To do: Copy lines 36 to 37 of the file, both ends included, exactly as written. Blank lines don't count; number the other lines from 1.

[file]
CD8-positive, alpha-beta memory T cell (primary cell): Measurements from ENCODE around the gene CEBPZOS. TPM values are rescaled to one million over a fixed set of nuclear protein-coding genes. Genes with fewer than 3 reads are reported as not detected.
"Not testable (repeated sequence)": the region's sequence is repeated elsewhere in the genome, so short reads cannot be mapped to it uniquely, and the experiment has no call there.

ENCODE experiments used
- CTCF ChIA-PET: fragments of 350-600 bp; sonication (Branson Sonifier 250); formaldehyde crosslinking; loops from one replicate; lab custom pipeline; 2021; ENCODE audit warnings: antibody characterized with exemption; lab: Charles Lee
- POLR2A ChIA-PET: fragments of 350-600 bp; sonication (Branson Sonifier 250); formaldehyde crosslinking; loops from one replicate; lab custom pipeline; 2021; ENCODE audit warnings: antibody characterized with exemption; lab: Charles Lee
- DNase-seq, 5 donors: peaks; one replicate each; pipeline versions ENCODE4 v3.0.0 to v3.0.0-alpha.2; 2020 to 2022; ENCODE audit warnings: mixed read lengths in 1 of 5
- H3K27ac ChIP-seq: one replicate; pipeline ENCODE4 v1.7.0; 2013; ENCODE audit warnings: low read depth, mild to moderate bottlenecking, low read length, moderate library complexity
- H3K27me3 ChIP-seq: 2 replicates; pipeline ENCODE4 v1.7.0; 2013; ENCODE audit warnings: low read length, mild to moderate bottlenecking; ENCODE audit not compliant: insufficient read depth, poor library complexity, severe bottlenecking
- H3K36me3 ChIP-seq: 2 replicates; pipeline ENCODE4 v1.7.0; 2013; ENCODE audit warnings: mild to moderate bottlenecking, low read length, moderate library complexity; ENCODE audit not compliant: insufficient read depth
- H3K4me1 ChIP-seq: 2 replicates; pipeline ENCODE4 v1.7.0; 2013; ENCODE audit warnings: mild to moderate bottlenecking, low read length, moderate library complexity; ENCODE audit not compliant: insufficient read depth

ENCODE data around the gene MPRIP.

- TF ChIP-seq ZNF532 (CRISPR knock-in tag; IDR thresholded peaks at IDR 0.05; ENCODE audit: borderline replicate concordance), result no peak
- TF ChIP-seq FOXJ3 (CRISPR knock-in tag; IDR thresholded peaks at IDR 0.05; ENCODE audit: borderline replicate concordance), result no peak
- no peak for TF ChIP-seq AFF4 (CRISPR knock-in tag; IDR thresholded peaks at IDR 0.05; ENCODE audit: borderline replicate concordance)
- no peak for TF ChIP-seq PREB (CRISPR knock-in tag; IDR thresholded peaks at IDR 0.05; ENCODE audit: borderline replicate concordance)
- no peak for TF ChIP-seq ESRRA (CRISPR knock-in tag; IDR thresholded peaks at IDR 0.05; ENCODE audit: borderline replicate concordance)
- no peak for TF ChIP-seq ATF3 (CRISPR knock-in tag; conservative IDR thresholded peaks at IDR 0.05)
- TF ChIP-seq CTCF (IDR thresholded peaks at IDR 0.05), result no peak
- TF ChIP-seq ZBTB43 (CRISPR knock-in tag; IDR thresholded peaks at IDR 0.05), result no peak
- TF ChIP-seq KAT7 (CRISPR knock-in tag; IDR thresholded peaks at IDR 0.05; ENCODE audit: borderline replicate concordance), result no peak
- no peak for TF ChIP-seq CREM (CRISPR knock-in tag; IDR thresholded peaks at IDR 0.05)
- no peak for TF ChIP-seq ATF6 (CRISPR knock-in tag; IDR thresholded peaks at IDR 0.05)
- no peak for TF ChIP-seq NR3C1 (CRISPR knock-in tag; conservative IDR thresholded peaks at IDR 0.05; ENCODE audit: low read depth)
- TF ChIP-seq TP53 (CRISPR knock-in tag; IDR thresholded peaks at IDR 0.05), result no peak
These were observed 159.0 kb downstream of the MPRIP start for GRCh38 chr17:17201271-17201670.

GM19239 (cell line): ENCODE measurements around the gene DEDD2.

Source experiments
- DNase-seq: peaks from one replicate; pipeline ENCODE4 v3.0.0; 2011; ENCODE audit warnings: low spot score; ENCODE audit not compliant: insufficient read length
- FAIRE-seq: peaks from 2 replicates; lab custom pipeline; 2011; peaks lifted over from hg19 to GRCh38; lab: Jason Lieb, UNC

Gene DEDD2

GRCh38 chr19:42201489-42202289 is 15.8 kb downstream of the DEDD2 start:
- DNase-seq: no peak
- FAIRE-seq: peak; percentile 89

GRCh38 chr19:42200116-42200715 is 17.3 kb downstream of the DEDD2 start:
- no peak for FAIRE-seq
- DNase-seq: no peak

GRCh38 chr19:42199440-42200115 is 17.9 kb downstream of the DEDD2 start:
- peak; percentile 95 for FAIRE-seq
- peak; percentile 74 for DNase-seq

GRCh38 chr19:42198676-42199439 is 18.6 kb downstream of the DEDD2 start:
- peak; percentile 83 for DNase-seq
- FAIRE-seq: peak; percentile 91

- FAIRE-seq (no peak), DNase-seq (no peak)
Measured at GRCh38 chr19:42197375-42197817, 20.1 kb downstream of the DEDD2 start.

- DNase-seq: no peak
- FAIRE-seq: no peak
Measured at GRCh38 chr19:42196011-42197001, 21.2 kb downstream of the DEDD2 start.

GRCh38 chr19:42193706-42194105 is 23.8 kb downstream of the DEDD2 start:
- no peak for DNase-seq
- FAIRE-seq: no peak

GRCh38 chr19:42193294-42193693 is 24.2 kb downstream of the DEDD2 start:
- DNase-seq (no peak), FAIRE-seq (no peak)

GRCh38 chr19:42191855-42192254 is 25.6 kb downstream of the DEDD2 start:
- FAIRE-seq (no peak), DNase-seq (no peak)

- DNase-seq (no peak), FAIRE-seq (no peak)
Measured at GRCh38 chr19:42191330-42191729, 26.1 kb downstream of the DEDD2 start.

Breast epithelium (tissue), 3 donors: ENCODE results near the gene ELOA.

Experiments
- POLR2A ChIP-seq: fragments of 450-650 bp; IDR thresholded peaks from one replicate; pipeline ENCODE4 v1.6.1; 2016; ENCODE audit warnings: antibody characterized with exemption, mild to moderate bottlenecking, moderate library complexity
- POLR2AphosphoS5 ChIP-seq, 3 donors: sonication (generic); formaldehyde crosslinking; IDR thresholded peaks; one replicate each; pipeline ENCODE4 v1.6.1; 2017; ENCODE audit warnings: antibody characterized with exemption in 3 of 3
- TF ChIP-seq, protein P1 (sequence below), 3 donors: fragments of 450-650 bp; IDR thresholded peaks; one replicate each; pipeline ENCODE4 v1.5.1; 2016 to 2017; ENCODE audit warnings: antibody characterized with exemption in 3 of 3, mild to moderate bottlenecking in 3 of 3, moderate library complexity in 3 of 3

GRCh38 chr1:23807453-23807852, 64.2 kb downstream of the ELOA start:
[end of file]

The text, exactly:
- DNase-seq: no peak

GRCh38 chr19:42199440-42200115 is 17.9 kb downstream of the DEDD2 start: